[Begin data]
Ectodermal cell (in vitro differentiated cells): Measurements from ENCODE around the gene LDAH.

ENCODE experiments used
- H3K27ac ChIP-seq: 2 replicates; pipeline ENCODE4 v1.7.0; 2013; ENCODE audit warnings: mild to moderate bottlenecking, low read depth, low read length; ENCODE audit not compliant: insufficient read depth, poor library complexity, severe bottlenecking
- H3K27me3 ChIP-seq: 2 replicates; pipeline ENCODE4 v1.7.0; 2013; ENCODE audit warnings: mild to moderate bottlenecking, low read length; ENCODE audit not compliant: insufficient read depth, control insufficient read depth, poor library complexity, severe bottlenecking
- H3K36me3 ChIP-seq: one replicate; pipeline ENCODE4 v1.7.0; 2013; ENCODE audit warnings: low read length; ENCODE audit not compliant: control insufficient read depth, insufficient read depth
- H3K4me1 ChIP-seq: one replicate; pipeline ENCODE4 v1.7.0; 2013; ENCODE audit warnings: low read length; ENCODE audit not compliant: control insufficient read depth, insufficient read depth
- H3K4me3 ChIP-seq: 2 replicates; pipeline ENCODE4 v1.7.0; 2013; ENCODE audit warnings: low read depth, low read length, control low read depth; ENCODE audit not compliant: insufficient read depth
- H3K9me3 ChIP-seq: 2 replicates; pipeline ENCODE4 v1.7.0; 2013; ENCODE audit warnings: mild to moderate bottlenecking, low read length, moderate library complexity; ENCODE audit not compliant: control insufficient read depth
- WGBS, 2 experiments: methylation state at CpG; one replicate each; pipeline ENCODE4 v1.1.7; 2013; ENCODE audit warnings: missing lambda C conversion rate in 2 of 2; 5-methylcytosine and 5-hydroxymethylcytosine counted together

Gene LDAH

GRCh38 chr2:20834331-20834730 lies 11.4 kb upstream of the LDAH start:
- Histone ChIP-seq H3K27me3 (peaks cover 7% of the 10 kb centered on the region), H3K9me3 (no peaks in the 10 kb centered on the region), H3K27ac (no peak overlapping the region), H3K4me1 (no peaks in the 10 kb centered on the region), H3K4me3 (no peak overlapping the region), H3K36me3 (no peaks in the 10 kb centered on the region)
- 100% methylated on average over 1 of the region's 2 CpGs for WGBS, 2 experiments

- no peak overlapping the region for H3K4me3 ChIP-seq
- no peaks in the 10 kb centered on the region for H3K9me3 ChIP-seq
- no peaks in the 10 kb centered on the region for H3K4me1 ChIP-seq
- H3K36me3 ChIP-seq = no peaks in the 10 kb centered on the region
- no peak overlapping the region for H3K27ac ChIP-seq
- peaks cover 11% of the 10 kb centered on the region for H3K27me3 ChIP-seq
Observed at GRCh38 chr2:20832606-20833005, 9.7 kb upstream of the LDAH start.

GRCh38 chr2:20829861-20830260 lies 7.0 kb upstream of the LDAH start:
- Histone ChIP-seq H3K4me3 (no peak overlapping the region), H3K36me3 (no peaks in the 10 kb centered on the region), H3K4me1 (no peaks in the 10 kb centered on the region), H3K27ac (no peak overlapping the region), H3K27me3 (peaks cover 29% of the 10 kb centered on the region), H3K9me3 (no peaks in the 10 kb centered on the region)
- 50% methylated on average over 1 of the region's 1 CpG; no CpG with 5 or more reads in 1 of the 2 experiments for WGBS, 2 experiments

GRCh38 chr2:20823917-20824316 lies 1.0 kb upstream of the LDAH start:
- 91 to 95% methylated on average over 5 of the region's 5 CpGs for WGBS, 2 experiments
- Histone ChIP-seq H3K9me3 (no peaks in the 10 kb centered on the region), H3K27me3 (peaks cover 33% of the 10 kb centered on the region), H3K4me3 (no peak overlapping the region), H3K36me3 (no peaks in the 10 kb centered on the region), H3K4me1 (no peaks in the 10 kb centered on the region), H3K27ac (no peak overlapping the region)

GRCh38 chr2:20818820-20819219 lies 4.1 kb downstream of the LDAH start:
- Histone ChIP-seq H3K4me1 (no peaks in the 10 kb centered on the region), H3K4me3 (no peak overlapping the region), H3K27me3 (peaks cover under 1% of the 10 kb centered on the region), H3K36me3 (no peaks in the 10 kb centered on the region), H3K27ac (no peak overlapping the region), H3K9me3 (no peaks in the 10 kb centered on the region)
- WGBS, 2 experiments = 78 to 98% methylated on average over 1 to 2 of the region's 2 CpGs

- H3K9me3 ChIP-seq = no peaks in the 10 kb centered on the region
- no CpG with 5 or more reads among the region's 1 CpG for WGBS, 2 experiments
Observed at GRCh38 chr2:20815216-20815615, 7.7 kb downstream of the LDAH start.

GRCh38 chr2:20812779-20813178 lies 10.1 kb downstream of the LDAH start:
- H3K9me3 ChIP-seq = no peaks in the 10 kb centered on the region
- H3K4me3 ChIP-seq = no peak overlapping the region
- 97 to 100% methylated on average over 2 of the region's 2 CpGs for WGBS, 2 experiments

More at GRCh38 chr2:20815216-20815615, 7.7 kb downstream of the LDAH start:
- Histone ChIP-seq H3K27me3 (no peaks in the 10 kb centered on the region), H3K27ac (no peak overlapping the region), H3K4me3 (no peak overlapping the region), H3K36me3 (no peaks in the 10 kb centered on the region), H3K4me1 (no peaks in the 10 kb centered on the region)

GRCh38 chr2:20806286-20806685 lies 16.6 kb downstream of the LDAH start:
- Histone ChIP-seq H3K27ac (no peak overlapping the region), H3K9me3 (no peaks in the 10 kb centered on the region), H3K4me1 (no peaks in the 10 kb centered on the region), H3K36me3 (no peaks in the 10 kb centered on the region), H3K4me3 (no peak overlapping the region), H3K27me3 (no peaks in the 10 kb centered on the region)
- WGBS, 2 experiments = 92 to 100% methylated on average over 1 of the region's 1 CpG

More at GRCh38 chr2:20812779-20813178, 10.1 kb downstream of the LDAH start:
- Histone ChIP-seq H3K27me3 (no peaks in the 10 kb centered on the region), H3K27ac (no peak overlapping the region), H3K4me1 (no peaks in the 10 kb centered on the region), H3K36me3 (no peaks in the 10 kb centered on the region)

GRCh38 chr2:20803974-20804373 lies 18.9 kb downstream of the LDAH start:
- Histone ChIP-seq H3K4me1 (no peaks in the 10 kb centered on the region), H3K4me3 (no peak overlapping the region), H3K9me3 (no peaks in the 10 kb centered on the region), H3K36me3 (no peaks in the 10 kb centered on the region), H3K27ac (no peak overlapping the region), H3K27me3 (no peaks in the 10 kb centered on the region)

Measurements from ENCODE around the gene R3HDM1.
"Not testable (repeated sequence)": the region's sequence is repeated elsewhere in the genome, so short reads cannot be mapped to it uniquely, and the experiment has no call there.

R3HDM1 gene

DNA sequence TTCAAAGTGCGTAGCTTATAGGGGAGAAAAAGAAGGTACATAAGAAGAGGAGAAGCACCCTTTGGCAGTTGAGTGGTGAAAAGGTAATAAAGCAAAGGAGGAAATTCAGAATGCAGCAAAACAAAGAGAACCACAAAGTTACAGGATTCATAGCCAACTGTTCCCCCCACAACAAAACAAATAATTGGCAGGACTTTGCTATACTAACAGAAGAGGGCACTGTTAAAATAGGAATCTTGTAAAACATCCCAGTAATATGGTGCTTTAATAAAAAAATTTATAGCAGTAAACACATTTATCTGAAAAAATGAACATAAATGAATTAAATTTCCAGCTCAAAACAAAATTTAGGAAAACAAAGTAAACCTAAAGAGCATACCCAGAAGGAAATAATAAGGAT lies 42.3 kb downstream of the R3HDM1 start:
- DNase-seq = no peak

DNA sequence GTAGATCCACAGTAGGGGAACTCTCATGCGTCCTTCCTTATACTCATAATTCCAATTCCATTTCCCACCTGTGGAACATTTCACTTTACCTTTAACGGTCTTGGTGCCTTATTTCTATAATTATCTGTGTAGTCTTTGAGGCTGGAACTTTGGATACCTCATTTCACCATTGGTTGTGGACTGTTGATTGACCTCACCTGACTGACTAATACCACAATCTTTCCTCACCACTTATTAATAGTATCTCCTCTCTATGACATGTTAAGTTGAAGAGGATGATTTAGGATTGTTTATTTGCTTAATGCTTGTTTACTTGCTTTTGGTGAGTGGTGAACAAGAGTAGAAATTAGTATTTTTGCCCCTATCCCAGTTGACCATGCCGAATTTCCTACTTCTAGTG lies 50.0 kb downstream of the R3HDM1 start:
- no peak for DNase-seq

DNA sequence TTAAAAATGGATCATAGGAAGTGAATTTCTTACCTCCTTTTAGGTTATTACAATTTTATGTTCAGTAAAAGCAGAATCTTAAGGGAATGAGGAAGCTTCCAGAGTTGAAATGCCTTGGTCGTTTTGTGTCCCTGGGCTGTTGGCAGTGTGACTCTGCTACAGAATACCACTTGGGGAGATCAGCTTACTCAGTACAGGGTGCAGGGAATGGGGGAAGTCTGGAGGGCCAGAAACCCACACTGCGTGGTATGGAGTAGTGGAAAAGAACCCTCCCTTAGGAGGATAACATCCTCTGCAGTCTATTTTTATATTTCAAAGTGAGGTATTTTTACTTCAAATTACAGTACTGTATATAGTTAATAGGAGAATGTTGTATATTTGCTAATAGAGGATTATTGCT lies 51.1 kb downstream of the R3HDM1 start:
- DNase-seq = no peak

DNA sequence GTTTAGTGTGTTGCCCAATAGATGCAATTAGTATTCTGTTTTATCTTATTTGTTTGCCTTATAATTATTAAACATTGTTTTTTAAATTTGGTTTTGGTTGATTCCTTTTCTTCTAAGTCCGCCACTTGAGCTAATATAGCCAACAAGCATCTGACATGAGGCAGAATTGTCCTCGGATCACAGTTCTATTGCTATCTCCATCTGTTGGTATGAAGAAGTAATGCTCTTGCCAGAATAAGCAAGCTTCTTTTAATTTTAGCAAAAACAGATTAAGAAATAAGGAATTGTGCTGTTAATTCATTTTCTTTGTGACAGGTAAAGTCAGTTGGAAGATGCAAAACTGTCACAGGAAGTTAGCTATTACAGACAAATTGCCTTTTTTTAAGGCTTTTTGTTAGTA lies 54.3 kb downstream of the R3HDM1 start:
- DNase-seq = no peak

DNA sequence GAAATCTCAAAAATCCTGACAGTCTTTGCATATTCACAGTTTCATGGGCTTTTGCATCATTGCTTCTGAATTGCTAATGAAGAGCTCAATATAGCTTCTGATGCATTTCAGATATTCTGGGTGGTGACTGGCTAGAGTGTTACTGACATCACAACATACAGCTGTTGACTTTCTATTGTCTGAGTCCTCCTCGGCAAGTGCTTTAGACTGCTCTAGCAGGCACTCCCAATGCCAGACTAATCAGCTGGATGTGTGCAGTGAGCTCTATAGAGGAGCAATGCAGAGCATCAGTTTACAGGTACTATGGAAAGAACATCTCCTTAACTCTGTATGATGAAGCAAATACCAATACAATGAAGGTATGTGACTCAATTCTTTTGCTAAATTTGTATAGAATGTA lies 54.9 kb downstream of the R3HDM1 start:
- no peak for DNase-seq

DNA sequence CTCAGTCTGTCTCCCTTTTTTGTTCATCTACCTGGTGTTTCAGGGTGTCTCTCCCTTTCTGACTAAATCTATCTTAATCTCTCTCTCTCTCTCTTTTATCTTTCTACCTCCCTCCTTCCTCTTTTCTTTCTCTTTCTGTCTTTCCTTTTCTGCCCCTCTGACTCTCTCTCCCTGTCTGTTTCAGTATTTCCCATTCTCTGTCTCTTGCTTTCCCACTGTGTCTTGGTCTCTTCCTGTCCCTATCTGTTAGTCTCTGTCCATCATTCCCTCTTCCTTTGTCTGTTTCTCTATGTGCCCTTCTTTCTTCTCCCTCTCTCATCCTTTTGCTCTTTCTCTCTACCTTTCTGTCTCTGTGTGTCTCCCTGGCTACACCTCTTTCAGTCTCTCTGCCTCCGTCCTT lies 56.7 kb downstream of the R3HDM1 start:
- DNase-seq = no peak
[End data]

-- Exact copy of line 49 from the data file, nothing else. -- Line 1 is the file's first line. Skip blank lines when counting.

DNA sequence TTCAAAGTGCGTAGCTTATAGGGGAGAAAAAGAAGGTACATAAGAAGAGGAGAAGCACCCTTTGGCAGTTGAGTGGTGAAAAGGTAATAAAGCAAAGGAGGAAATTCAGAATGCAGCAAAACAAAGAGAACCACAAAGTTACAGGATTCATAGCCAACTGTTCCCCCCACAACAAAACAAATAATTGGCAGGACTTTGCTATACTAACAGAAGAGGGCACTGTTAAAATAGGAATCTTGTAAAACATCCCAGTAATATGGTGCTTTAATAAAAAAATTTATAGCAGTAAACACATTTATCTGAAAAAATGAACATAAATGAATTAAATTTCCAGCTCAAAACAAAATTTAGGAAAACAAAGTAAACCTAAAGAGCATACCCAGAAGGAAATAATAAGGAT lies 42.3 kb downstream of the R3HDM1 start: